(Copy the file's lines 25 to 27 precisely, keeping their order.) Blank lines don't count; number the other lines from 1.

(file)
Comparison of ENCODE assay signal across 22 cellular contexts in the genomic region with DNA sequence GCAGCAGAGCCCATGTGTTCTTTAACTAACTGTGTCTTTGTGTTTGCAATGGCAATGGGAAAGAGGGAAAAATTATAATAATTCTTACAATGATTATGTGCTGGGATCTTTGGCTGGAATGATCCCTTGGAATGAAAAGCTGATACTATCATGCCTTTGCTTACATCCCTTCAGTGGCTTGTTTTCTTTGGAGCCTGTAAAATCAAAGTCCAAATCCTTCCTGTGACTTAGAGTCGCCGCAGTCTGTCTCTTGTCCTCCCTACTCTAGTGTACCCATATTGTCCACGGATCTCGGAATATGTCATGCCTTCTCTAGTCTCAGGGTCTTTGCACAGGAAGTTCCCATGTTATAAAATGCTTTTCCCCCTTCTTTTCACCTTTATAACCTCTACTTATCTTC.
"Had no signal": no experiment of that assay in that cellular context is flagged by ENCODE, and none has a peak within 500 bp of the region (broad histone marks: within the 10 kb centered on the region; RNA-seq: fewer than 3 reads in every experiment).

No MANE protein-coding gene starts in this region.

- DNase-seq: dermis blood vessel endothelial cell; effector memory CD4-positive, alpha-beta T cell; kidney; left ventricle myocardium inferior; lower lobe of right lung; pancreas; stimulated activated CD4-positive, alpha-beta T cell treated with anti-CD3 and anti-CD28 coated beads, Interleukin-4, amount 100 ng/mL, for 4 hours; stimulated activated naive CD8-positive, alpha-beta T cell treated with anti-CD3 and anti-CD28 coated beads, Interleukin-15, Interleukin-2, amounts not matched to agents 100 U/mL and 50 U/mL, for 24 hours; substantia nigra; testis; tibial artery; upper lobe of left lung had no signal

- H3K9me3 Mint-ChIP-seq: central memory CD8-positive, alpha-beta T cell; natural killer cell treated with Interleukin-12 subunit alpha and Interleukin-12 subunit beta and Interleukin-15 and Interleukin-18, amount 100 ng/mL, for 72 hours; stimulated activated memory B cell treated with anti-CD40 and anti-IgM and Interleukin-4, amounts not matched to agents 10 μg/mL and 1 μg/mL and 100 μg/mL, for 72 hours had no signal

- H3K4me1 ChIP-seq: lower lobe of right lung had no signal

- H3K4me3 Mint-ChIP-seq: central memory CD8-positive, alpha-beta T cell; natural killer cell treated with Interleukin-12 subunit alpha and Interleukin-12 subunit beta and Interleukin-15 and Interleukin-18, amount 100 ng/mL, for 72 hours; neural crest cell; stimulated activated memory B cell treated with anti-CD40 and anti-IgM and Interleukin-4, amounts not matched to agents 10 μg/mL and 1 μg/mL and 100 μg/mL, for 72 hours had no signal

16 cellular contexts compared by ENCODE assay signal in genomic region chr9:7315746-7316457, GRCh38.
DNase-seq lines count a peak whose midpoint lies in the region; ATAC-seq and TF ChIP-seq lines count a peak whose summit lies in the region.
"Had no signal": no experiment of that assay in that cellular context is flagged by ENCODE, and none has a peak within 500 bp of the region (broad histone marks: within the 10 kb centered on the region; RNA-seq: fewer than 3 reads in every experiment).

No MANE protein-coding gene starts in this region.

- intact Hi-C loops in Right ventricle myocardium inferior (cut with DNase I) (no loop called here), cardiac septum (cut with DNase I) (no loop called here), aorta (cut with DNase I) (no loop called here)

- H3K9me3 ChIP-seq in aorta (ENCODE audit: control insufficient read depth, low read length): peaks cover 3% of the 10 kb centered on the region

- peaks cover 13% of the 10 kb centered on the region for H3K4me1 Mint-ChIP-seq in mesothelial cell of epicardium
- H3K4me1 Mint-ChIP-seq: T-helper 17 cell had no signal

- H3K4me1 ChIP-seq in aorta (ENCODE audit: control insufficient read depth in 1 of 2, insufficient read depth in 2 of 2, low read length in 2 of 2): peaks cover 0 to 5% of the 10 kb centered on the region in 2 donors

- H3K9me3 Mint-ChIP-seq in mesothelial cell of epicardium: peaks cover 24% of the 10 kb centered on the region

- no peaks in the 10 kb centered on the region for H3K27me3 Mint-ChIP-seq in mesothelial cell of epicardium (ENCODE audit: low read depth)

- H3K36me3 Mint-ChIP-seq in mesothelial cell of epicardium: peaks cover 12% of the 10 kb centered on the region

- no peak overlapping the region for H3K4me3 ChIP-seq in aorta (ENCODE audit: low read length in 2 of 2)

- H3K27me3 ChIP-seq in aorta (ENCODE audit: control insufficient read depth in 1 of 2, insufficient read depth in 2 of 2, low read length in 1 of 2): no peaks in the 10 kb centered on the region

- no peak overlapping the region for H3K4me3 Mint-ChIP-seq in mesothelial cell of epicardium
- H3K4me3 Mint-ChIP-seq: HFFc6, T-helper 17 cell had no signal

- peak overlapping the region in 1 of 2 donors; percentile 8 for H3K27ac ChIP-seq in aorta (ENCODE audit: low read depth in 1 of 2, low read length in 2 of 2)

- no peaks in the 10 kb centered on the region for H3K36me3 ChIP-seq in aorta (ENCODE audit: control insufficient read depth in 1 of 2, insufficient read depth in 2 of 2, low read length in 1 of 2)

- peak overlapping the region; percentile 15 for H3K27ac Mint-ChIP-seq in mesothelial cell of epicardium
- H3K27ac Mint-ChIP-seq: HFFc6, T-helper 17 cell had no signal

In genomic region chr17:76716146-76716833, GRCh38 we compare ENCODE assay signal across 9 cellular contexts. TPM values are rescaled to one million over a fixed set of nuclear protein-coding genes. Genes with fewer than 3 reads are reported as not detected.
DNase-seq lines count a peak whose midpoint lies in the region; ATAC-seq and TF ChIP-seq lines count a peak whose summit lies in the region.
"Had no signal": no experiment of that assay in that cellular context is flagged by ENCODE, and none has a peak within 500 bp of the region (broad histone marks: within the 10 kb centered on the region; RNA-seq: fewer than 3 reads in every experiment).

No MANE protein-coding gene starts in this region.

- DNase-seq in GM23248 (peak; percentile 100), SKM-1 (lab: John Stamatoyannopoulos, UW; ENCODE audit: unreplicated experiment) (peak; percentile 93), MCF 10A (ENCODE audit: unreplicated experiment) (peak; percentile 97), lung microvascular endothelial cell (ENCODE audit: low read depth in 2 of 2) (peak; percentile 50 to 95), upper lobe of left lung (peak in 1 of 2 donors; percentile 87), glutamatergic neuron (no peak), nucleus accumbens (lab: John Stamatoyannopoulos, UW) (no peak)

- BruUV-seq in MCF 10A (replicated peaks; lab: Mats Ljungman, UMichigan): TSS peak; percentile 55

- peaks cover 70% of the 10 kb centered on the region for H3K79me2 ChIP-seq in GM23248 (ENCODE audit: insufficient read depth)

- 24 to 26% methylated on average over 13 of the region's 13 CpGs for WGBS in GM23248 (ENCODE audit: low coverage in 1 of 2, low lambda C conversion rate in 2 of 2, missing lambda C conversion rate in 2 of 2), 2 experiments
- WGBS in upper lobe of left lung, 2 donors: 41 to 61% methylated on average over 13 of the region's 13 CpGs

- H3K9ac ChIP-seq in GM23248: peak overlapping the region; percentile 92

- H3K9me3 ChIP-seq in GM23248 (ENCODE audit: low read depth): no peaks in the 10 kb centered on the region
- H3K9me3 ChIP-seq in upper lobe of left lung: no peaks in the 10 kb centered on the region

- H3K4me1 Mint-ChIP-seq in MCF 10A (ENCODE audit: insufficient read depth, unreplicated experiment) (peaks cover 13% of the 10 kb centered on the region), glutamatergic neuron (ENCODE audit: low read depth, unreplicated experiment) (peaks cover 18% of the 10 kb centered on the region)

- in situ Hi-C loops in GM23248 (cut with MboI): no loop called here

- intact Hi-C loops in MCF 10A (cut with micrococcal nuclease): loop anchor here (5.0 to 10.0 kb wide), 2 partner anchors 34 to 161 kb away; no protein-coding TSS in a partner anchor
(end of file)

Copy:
- no peaks in the 10 kb centered on the region for H3K36me3 ChIP-seq in aorta (ENCODE audit: control insufficient read depth in 1 of 2, insufficient read depth in 2 of 2, low read length in 1 of 2)

- peak overlapping the region; percentile 15 for H3K27ac Mint-ChIP-seq in mesothelial cell of epicardium
- H3K27ac Mint-ChIP-seq: HFFc6, T-helper 17 cell had no signal